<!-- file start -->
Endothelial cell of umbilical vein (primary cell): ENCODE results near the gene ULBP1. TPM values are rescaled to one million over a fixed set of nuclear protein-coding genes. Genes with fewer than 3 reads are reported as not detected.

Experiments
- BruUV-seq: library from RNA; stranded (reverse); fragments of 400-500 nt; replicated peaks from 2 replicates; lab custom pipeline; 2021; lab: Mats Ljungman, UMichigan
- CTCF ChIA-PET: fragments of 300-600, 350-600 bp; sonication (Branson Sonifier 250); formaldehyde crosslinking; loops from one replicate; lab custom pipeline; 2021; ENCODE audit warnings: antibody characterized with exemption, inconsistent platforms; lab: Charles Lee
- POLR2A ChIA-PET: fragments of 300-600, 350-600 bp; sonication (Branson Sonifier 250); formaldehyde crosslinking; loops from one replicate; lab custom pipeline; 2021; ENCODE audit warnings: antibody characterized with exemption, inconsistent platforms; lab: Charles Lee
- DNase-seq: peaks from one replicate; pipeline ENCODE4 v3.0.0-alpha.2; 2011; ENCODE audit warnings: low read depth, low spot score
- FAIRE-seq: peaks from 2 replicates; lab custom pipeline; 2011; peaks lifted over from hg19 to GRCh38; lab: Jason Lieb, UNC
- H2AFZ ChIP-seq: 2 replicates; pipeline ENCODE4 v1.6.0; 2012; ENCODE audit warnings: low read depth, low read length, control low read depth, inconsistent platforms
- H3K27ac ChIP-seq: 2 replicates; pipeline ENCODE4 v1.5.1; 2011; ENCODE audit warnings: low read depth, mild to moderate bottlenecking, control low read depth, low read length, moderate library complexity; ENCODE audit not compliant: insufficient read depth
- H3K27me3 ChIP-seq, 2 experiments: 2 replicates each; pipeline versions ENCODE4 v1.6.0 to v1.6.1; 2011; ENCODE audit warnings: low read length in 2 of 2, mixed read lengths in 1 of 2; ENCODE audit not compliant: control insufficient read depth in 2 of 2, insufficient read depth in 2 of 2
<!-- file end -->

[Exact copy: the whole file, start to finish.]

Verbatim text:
Endothelial cell of umbilical vein (primary cell): ENCODE results near the gene ULBP1. TPM values are rescaled to one million over a fixed set of nuclear protein-coding genes. Genes with fewer than 3 reads are reported as not detected.

Experiments
- BruUV-seq: library from RNA; stranded (reverse); fragments of 400-500 nt; replicated peaks from 2 replicates; lab custom pipeline; 2021; lab: Mats Ljungman, UMichigan
- CTCF ChIA-PET: fragments of 300-600, 350-600 bp; sonication (Branson Sonifier 250); formaldehyde crosslinking; loops from one replicate; lab custom pipeline; 2021; ENCODE audit warnings: antibody characterized with exemption, inconsistent platforms; lab: Charles Lee
- POLR2A ChIA-PET: fragments of 300-600, 350-600 bp; sonication (Branson Sonifier 250); formaldehyde crosslinking; loops from one replicate; lab custom pipeline; 2021; ENCODE audit warnings: antibody characterized with exemption, inconsistent platforms; lab: Charles Lee
- DNase-seq: peaks from one replicate; pipeline ENCODE4 v3.0.0-alpha.2; 2011; ENCODE audit warnings: low read depth, low spot score
- FAIRE-seq: peaks from 2 replicates; lab custom pipeline; 2011; peaks lifted over from hg19 to GRCh38; lab: Jason Lieb, UNC
- H2AFZ ChIP-seq: 2 replicates; pipeline ENCODE4 v1.6.0; 2012; ENCODE audit warnings: low read depth, low read length, control low read depth, inconsistent platforms
- H3K27ac ChIP-seq: 2 replicates; pipeline ENCODE4 v1.5.1; 2011; ENCODE audit warnings: low read depth, mild to moderate bottlenecking, control low read depth, low read length, moderate library complexity; ENCODE audit not compliant: insufficient read depth
- H3K27me3 ChIP-seq, 2 experiments: 2 replicates each; pipeline versions ENCODE4 v1.6.0 to v1.6.1; 2011; ENCODE audit warnings: low read length in 2 of 2, mixed read lengths in 1 of 2; ENCODE audit not compliant: control insufficient read depth in 2 of 2, insufficient read depth in 2 of 2